Complete Control

May 2011

Cansco CEO Mike Simpson provides an insight into the importance of well control.

With last year’s Macondo incident in the Gulf of Mexico still fresh in the mind, the idea of well control and safety – and the related concept of blowout prevention – has never been more topical.  Servicing the international oil and gas industry for over two decades, Cansco has shaped and grown its product and service offerings to meet customers’ need for safe, reliable and trusted well performance.  And nowhere does the priority of well performance matter more than in the safety critical area of well control.

As Cansco, well control integrity is paramount.  With one of the largest fleets of top brand blowout preventer equipment in the industry, the Dubai-headquartered company is committed to delivering a range of quality-assured rental and service solutions to its clients across the Middle East.  This, combined with a commitment to maintaining the highest standards of BOPE service maintenance and certification, means that Cansco Well Control is rapidly evolving into the region’s leading well performance specialist.

“Our mission is more than just a statement; everything Cansco sets out to achieve begins with the core values of integrity, trust, customer service, diversity, partnership, quality performance, responsibility and growth," says CEO Mike Simpson.  “With a continuous focus on health, safety and the environment around use, we take care to tailor our solutions to the individual needs of our clients – whether a fully integrated service package, the handling of a local service call or the ad hoc delivery of a single spare part.”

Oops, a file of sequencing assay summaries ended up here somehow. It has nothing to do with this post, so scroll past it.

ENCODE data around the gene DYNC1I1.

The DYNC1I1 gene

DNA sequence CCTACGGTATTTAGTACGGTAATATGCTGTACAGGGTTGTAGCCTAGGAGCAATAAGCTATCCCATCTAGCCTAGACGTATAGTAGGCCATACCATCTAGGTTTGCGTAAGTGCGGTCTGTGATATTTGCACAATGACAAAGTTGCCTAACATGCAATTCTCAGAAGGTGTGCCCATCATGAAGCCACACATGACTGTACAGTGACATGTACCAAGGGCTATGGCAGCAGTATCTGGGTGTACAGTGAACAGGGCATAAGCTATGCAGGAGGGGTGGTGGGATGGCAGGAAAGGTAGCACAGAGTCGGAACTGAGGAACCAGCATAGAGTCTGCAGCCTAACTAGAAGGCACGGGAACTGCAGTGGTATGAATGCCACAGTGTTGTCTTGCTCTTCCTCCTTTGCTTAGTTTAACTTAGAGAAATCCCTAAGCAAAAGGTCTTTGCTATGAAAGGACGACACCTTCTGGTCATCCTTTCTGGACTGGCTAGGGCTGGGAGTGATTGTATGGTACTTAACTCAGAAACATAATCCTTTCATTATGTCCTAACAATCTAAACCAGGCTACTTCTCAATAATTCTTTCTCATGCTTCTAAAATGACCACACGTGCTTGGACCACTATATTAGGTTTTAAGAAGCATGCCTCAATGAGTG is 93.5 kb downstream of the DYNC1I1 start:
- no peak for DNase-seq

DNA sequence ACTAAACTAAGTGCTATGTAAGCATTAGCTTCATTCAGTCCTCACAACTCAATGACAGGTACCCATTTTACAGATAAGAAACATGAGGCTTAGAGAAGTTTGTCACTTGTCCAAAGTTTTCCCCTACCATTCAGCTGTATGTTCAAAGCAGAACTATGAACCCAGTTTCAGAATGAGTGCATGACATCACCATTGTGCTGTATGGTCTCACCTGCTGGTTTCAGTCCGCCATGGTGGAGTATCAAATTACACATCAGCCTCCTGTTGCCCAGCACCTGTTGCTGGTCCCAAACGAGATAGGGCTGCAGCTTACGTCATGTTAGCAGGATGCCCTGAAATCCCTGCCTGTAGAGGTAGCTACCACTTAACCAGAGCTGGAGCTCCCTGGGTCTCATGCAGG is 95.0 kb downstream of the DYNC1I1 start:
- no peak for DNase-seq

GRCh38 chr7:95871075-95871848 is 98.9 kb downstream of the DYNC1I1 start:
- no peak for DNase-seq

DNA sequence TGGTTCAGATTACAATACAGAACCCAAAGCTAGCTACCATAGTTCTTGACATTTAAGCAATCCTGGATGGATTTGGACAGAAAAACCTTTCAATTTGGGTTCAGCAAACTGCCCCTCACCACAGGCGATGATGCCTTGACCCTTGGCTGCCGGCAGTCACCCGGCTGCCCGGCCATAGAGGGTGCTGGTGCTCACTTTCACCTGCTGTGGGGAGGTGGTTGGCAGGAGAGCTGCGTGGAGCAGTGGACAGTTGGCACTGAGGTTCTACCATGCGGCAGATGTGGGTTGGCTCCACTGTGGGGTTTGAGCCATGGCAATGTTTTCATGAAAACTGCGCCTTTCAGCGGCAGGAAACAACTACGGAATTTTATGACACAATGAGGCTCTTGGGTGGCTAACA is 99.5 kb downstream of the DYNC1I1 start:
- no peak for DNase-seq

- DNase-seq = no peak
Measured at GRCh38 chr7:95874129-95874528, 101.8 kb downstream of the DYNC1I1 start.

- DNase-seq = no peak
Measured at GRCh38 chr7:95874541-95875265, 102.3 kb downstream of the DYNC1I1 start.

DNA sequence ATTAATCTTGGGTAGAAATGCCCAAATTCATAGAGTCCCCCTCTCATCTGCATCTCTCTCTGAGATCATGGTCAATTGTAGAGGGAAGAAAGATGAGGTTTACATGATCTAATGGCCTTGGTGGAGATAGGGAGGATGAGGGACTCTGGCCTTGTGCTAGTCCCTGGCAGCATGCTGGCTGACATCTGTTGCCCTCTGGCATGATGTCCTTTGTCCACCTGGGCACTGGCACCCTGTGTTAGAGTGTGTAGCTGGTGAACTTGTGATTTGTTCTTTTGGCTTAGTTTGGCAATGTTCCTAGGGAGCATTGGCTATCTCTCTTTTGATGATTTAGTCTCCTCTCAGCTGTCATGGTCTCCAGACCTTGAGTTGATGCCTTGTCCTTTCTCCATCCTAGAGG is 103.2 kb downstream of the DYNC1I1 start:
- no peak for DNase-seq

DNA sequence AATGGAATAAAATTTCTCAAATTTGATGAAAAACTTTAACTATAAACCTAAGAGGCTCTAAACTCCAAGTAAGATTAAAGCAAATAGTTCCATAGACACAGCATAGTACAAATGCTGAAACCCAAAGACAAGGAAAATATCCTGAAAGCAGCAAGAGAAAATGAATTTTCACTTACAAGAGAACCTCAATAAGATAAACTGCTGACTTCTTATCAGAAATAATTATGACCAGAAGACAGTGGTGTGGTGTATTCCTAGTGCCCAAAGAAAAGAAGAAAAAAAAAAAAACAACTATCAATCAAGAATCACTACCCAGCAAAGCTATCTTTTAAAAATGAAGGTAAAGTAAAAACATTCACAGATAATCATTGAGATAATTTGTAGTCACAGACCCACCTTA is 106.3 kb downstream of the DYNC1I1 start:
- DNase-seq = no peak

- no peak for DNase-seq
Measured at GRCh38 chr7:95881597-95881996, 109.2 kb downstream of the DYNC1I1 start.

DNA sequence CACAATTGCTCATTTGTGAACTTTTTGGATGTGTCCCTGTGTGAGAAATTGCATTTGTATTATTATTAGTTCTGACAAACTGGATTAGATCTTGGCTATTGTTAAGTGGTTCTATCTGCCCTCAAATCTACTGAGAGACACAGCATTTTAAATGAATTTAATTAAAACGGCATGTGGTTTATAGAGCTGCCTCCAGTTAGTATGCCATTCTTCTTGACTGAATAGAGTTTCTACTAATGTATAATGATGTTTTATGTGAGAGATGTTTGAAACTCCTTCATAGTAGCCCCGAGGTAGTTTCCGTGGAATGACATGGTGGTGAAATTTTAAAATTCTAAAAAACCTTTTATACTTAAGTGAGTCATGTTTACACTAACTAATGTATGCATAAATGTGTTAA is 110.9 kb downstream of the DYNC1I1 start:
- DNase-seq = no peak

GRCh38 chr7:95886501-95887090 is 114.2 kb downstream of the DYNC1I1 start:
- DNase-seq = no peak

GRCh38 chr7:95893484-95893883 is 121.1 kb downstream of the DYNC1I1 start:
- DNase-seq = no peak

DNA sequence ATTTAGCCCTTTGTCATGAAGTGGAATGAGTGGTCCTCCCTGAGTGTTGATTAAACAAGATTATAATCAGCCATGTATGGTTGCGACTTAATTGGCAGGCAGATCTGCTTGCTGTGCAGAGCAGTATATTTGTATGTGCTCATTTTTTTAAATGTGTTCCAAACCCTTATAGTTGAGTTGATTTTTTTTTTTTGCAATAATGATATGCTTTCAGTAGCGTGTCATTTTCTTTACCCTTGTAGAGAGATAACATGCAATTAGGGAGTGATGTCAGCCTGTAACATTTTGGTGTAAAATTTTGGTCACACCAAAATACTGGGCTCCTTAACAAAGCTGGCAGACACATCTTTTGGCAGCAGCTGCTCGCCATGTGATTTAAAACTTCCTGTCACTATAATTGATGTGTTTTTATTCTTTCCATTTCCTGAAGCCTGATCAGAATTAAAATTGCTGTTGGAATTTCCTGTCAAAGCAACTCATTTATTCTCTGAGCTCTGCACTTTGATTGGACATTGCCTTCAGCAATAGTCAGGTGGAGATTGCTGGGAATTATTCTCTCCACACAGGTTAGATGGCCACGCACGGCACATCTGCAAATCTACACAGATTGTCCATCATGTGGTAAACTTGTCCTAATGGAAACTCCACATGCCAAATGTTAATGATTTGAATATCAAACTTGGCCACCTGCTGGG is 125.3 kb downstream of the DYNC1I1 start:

In your opinion, what are the key challenges operators currently face in terms of well control? And what solutions exist to tackle such challenges?

Mike Simpson. In my opinion there is one dominant challenge facing the industry when it comes to well control, and that is to overcome the prevailing complacent attitude towards the well activity hazard with the greatest potential severity – an uncontrolled release (or blowout).  The infrequency of well control events with severe outcomes – combined with misplaced confidence in policy, procedure and practices that form part of well-site ‘safe’ systems of work – are just some of the reasons why the safety-critical priority of well control can get lost in the medley of day-to-day well set priorities.

In this case, it’s not about a lack of solutions, rather it’s about the way solutions have been applied; practice is not always what is preached, and performance standards suffer accordingly.  As an industry we should not accept any degradation of well control priorities, for whatever reason, and allow risks to personnel to escalate beyond acceptable levels.  Assurance of well control equipment and system integrity must always be established and maintained by strict verification and testing schedules and oversight.  Contracts should specifically recognize well control priorities and ensure adequate time and financial resources are committed to provide the required levels of technical and operational well control assurance.

Can you provide a real-world example of how your equipment has been used in the field?  What were the challenges, and how did your solution help address these requirements?